We’ve offered a ton of tips for summer associates over the years — but I thought it might be helpful to round up the best resources here. My own experience is in BigLaw in New York, but I think these guidelines can work for pretty much anyone, anywhere (although if you’re in a more casual office in a more casual town, such as San Diego or Austin, you may find that you can relax a lot of these rules much more quickly.) Also check out our law student resource page (coming soon).
Pictured at top: Shutterstock / s4svisuals.
What to Wear as a Summer Associate
- Wear a suit the first day, and any “big” day after that. If you consider yourself to be in a “very conservative” office, wear the most formal option, which is a skirt suit with pantyhose and closed-toe shoes. Whether you wear a pantsuit or a skirt suit, wear closed-toe shoes, and ideally layer your suit with a sleeved option beneath it, like a nice t-shirt, short-sleeved sweater, or button-front blouse — you don’t want to go sleeveless until you know it’s accepted at your firm. Check out our guide to suits, including our recent round-up of suits for every budget and size.
- Make safe choices for your work outfits until you get a better feel for your office. Stick with pencil skirts just above your knees and full-length trousers on the bottom, and sleeved shirts and blazers on top until you get a better feel for the office. (Our roundup of favorite silky blouses or crisp button-fronts might be helpful, as well as our guide to washable work pants.) Tip: Don’t look to your fellow summer associates or even first-year associates for guidance — wait until you’ve seen a few mid-levels going sleeveless or wearing sandals or ankle pants before you try it yourself. See our discussion of what not to wear to work for further guidance.
- Wear closed-toe shoes until you get a better feel for whether women at the office are wearing peep-toes or sandals. If you’re commuting in flip flops, change to proper shoes the second you get into the office. See our Guide to Comfortable Heels for tips, as well as our recent roundup of comfortable ballet flats.
See more tips on summer associate style here. Unsure what to wear to a specific “fun” summer associate event like golfing, sailing, an office pool party, or something else where you don’t know what to wear? Check our previous discussions.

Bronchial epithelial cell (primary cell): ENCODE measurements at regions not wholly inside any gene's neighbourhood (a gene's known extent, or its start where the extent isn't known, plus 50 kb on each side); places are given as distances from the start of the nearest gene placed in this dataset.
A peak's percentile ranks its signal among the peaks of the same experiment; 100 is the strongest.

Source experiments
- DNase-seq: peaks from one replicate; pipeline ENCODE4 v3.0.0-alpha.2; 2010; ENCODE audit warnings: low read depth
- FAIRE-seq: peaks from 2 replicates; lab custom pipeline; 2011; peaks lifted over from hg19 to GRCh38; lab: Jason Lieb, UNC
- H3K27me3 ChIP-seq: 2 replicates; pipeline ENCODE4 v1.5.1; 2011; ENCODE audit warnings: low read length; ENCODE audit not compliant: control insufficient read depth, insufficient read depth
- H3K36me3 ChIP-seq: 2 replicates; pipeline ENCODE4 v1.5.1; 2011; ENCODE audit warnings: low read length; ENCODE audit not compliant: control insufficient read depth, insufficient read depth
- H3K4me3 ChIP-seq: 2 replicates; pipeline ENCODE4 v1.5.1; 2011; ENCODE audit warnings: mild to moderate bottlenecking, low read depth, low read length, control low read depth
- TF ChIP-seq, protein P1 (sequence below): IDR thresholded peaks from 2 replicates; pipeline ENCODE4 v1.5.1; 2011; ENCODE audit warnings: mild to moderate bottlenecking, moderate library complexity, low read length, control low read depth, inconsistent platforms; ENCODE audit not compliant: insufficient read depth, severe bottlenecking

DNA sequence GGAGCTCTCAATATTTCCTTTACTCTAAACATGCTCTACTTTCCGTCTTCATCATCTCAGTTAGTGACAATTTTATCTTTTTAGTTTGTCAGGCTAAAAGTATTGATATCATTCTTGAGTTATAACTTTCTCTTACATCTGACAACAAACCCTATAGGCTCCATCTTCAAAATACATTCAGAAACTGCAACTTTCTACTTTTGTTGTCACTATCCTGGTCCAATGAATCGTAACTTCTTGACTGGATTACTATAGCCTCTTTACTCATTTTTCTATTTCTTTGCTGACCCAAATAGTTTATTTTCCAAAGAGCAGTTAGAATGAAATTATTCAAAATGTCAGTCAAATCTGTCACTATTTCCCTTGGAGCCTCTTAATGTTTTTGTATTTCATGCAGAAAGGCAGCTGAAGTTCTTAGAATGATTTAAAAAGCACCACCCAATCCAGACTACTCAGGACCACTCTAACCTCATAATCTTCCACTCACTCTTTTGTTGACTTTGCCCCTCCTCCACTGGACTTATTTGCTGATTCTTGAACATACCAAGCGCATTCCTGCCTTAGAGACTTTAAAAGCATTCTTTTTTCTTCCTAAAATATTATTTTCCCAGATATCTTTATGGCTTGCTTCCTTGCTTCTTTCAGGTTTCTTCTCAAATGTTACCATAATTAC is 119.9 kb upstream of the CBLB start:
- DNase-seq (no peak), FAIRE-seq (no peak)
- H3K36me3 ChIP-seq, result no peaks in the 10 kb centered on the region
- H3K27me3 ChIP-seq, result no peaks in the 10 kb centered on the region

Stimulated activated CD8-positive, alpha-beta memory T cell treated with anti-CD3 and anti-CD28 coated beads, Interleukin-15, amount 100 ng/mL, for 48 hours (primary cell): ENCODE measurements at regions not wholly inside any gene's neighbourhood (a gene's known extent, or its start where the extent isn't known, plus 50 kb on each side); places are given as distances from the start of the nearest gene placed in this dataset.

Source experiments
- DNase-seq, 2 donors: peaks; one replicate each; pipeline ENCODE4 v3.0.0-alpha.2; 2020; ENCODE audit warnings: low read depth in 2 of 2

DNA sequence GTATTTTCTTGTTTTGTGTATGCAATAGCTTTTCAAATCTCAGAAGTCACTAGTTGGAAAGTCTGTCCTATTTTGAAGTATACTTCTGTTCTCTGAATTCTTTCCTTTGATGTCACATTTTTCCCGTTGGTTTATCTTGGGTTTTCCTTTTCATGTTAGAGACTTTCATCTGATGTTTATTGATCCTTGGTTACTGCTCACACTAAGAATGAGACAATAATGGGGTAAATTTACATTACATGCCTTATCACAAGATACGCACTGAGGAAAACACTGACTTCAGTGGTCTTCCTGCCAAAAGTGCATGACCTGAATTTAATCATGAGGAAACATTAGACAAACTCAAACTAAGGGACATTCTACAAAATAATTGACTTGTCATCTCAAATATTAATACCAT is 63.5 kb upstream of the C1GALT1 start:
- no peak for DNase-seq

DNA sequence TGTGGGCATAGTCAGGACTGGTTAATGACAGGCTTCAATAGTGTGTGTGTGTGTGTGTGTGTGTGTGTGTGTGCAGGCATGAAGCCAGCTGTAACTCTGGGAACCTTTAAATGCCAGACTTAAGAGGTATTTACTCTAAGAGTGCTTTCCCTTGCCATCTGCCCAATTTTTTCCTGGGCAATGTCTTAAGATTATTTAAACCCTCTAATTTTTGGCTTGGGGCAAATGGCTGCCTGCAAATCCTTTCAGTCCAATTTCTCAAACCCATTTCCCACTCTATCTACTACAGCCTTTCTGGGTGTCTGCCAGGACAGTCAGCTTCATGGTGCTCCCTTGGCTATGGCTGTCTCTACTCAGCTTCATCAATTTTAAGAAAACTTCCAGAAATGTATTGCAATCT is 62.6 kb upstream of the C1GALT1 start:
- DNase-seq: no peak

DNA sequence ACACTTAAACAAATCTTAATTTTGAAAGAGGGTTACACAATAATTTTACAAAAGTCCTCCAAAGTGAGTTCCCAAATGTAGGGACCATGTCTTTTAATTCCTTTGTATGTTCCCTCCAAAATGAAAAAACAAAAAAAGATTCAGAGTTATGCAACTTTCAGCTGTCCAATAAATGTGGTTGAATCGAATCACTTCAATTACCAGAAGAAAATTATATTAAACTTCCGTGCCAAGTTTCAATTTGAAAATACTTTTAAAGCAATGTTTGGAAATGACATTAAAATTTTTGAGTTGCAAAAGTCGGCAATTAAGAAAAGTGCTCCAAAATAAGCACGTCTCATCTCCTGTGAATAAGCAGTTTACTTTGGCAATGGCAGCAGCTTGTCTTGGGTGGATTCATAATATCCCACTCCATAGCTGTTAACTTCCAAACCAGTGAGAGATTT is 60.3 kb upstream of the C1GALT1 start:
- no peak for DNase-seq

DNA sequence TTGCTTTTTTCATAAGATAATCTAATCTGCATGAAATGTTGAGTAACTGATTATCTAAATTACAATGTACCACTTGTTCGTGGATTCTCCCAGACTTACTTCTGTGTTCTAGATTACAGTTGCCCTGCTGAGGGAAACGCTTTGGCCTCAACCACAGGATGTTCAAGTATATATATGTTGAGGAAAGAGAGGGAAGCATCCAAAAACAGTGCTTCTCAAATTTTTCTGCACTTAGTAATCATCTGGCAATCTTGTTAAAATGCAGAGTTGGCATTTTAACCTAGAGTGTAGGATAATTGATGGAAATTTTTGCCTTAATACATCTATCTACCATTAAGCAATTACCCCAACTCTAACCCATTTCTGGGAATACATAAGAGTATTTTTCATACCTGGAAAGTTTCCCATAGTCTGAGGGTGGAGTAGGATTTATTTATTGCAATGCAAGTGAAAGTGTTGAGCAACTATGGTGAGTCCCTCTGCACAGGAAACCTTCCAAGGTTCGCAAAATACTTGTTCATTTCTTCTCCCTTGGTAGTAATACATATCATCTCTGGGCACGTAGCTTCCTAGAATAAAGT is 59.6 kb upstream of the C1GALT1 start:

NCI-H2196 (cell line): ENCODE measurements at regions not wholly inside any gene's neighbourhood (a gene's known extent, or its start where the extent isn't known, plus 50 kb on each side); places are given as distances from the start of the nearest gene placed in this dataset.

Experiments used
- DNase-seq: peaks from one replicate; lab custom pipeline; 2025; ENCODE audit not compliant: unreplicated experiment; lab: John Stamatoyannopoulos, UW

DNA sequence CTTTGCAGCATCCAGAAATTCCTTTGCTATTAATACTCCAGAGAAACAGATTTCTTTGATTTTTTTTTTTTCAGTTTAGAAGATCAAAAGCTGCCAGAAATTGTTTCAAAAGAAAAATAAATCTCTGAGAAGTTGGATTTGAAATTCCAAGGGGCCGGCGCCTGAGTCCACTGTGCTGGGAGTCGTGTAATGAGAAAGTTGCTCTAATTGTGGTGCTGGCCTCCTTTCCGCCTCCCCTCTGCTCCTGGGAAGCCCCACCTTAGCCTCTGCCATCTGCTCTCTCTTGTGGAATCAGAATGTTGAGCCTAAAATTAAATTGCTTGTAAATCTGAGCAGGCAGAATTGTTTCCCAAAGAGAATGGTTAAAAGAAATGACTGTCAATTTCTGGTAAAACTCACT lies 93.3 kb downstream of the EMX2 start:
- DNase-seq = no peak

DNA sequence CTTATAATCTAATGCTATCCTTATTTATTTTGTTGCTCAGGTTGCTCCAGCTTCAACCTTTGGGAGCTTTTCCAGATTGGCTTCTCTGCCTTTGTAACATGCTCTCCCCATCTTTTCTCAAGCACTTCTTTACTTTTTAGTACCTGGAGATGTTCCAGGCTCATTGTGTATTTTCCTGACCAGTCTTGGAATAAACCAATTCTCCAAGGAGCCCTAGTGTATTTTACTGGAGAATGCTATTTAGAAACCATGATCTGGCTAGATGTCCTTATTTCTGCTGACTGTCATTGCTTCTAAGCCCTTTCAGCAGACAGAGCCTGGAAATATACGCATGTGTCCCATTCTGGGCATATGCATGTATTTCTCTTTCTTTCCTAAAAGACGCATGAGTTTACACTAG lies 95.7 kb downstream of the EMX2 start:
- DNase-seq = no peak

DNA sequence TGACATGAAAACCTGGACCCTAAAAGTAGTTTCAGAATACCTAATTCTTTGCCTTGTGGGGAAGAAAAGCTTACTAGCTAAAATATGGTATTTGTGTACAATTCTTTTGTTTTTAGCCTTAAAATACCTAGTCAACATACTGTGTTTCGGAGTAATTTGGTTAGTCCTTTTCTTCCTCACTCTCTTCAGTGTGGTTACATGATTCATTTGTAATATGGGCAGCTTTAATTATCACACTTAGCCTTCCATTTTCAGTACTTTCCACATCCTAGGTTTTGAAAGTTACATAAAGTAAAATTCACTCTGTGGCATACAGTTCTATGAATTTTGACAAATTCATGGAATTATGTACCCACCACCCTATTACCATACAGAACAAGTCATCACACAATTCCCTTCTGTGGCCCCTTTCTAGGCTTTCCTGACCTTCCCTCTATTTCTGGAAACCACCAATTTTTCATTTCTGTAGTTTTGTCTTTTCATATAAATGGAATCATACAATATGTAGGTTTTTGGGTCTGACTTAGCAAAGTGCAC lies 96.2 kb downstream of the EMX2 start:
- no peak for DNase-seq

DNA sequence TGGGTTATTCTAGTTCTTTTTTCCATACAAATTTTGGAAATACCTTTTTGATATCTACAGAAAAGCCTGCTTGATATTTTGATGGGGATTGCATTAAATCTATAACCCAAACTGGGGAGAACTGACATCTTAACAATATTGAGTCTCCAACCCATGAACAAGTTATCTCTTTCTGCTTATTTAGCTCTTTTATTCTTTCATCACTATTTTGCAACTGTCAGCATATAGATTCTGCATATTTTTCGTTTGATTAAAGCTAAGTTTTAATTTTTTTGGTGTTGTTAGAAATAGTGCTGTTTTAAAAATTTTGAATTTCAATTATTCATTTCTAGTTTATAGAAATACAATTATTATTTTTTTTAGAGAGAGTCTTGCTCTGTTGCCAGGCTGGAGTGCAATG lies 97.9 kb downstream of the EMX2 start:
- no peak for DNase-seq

Business Etiquette Tips for Summer Associates
- Be humble. Understand that your role in many situations (possibly all situations involving clients or third parties) is to listen and observe. If I had a dime for every time I saw commenters discussing a summer associate who blathered on and on and on about himself or herself in front of clients…
- But: know when to shine. Summer lunches, particularly with partners and senior associates, are a great place to look like you’re an intelligent person with a love for learning.
- Observe proper dining etiquette! Your napkin goes in your lap as soon as you sit down (and goes in your chair if you have to get up). If you’re curious which bread plate and drink are yours, form a “b” and “d” with your hands in your lap — your bread plate is on your left and your drink is on your right. (Another way of thinking about this: BMW: bread, middle, water.) Avoid checking your email at the table (or at least be discreet about it), and leave the table if you must take a phone call.
Check out our full tips on business lunches, here.
Career Tips for Summer Associates
- Explore. Use your summer to get a feel for different areas of the firm. Try every area that might possibly interest you.
- Network effectively. Summers are a great time to reach out to partners and other VIPs you admire to get on their radar, as well as to get a sense of how they got to where they are. Pro tip: if the idea of asking the partner to lunch scares you, round up a few other summer associates and approach him or her as a group — partners will do a lot over the summer in the name of recruiting, and adding more people to the lunch makes it a better investment of his or her time. See our other top tips on networking when you’re junior.
- Note that details often matter as much as content. Typos, formatting errors, inattention to style conventions — these may matter as much as the actual content for your work product, at least for purposes of this summer. So give everything your 100% focus.
Have a question you don’t see covered? Email us!